Student protests over fuel shortages in oil-rich Chad leave five dead

Africa
by Rob Holmes
Posted 11/17/14, 11:35 am

N’DJAMENA, Chad—Riots in Chad left at least five people dead at the hands of Chadian police forces last week. On Tuesday, riot police units fanned out across Chad’s capital, N’djamena, as demonstrations erupted there and in other provincial cities. Protesters blamed the government for fuel shortages and escalating prices. Many also marched in support of public school teachers protesting unpaid salaries.

Around the country, high school students organized and made up the bulk of the protestors and some resorted to violence when police arrived on the scene. Residential and commercial areas also suffered as wafting tear gas prompted the closure of at least one market when vendors fled.

At N’djamena’s Female High School, police fired tear gas on the crowds, forcing nearby residents to cower inside their homes in soaring temperatures. Police also used tear gas in other high school precincts around the city. Liberty High School fared the worst as protestors burned tires and clashed with police, wounding nine officers. Two protesters died in the densely settled neighborhood of Walia. 

“My guard’s sister had her legs broken at Félix Eboué High School on Tuesday when a police truck ran over her in a group of student protesters,” the American leader of a U.S.-based NGO told me. He asked to remain anonymous to protect aid projects. “Tear gas and hot water cannons were fired. Students overturned a police vehicle and a few private vehicles driven by those caught in the melee,” he said.

Protests also occurred Tuesday and Wednesday in the two largest southern cities, Sarh and Moundou, in Chad’s oil-producing region. Two students died during protests in Sarh and another in Moundou when police fired on them. 

Several residents of N’djamena told me they normally wait hours to buy gas. Some even stay the night draped on their motorcycles to keep their places in line for fuel. Service stations stand out because of the mass of vehicles and motorcycle queues.

The CPDC, a coalition of political opposition parties, published a letter on Wednesday calling President Idriss Déby to immediately cease the murder of student demonstrators and “satisfy without delay the just and legitimate complaints of the young [students] and workers” as well as demanding the “release of all demonstrators arrested and tortured … and payment for their care.”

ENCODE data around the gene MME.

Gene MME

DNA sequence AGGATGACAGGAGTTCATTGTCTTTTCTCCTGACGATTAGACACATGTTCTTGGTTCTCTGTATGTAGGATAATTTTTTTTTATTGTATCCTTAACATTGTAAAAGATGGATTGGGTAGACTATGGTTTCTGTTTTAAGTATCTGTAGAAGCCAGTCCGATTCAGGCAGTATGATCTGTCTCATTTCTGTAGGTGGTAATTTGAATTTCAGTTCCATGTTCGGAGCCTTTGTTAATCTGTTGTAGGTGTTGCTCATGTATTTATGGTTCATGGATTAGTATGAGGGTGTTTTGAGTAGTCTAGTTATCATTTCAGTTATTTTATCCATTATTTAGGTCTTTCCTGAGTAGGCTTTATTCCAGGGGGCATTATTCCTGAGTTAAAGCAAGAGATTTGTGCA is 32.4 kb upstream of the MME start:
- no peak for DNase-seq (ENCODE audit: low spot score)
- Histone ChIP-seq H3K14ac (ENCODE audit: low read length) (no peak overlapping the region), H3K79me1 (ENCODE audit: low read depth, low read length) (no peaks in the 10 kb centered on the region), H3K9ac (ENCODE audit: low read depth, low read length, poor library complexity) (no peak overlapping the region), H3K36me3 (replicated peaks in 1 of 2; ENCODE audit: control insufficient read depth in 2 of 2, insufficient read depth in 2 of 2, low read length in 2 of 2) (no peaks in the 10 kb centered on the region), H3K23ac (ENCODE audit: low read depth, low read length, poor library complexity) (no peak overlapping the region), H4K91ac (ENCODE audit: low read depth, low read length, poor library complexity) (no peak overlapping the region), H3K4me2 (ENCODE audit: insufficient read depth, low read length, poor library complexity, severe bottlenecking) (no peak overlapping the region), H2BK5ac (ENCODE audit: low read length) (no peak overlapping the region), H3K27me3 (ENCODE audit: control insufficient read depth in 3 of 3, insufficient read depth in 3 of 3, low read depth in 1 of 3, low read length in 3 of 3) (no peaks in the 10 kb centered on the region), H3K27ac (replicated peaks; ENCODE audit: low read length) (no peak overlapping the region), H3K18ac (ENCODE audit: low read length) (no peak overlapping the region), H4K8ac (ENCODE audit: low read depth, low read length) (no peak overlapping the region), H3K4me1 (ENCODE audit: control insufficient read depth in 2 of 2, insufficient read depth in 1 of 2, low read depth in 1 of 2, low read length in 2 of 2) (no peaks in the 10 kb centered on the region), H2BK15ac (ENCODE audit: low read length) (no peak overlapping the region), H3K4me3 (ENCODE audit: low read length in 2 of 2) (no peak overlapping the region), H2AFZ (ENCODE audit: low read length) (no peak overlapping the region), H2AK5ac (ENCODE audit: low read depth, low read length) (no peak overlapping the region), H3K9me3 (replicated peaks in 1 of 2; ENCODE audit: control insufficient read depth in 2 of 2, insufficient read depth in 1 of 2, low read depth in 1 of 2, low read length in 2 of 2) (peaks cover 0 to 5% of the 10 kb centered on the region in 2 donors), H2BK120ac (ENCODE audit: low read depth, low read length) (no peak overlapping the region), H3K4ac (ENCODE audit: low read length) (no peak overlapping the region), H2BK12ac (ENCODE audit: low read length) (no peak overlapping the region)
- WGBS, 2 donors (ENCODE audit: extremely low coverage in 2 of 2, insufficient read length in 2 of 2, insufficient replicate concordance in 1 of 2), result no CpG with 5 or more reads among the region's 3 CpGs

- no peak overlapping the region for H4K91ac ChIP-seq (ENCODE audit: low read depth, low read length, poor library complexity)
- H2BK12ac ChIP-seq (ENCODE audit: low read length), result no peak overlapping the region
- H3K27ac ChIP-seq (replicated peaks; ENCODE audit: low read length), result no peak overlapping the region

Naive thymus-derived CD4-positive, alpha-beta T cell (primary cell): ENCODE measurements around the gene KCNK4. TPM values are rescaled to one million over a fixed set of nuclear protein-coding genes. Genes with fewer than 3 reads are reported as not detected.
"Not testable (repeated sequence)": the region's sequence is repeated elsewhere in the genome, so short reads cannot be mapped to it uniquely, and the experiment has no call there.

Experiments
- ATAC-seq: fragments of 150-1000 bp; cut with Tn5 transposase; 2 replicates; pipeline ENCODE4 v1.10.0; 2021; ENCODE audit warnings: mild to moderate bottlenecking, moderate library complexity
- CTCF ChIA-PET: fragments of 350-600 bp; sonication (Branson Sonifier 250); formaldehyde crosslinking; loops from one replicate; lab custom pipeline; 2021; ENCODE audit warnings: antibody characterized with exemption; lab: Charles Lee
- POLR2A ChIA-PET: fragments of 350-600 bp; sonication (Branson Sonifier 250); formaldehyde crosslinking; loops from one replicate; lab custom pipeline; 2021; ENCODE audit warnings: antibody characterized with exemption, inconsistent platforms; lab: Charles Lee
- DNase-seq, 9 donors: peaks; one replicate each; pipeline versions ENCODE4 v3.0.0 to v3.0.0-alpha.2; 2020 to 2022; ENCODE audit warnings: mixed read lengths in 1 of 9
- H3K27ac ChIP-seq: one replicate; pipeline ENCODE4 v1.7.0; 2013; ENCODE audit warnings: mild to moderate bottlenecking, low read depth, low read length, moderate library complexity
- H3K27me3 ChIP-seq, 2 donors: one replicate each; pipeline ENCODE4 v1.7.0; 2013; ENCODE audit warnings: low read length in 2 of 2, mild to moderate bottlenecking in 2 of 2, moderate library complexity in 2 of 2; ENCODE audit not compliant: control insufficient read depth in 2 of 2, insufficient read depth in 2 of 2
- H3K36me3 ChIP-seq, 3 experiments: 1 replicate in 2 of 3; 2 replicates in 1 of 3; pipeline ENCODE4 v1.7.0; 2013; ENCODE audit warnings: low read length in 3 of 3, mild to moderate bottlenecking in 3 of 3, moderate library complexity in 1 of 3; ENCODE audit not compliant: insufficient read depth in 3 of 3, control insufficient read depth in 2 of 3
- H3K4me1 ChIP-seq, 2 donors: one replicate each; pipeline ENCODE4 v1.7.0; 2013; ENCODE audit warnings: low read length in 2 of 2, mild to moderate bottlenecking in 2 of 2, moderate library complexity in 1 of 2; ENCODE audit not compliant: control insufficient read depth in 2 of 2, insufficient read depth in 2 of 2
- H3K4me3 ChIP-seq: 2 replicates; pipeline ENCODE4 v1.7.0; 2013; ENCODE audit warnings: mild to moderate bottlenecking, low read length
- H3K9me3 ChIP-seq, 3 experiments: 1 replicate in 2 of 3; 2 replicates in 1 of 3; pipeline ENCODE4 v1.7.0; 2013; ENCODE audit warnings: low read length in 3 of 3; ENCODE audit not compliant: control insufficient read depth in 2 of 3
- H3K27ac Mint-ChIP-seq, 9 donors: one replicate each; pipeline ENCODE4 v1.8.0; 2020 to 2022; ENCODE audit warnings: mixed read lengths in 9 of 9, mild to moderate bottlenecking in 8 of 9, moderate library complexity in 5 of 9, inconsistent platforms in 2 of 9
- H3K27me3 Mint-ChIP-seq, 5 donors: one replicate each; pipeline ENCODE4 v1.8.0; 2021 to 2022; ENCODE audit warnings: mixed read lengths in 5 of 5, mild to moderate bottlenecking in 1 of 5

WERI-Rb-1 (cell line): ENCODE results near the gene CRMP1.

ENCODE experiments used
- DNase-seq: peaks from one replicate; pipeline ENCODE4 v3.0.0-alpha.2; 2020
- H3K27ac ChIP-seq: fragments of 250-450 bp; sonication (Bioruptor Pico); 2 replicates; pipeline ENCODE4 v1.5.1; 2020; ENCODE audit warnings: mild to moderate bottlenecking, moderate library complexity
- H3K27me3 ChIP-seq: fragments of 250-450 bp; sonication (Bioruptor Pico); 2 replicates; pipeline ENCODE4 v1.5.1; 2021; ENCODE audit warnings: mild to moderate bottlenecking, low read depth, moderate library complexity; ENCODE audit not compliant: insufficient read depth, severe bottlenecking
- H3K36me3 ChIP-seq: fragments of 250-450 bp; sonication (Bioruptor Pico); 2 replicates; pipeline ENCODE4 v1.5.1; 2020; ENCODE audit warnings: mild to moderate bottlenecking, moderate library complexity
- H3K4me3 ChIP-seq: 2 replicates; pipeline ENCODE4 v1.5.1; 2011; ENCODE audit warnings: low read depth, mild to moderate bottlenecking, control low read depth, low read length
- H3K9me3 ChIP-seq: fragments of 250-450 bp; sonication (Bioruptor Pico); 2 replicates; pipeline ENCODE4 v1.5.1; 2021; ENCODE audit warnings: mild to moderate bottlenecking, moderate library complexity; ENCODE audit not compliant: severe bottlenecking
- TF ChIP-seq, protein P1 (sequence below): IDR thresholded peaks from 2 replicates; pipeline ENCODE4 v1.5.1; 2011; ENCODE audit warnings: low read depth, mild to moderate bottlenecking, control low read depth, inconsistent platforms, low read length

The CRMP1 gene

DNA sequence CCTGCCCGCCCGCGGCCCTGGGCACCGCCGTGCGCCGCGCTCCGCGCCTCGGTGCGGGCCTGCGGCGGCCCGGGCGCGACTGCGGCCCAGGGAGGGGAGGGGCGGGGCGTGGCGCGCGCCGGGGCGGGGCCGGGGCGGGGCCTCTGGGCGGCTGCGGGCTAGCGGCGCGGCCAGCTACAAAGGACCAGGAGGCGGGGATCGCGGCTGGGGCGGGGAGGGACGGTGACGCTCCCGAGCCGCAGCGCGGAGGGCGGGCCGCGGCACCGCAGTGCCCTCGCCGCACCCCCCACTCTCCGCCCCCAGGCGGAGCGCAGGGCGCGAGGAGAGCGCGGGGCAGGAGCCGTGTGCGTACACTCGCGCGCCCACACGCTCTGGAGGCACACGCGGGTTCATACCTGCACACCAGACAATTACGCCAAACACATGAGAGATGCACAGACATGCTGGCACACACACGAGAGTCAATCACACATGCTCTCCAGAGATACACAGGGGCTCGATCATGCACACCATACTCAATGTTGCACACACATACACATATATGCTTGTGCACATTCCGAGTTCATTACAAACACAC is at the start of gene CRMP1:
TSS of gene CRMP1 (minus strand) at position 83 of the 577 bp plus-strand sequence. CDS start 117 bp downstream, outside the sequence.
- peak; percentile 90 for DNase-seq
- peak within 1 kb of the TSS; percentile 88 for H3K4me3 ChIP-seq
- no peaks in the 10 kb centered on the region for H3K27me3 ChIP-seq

Nadingar, who is from Sahr and declined to give his last name, has worked as a guard for four years after finishing university. He said the demonstrations were somewhat successful because the teachers got paid Friday, though people died over the issue. But he laments the lack of rights in general and said the demonstrations underscore how powerless Chadians are: “The law says we have the right to demonstrate, but you see there really is no law. People are afraid to speak out because they might be killed.” 

His view of the future is bleak, especially after Déby in 2005 removed term limit restrictions on his presidential office: “The majority will not speak out, or they will get killed like animals,” Nadingar said.

Reelection would mean a fifth, five-year term for Déby—not counting his first six years in office after seizing power from the previous president, Hissein Habré. An African Union-sponsored court in Senegal convicted Habré last June of crimes against humanity.

Chad recently announced plans to double its oil output by the end of 2015. The capital region’s Djermaya refinery is currently paused for necessary equipment cleaning, but its daily output is only 20,000 barrels. 

In October, the government-backed Société des Hydrocarbures du Tchad began to report the total quantity of fuel distributed daily throughout the capital. The measure followed accusations that shortages were due to fuel being delivered to select wealthy clients connected to the government or military who then monopolized stocks to drive up the price. 

Added to high fuel prices, the cost of other basic goods has risen because Islamic militants with Boko Haram are intercepting trucks en route to Chad from nearby Nigeria.

Protests likely will continue if fuel prices and availability remain unstable. Despite official assurances that stocks are more than enough to cover demand, Chadians rue their status as an oil producer which continues to endure fuel shortages.

Rob Holmes

Rob is a graduate of the WORLD Journalism Institute’s mid-career course. Follow Rob on Twitter @SouthernFlyer.

Read more from this writer
ADVERTISEMENT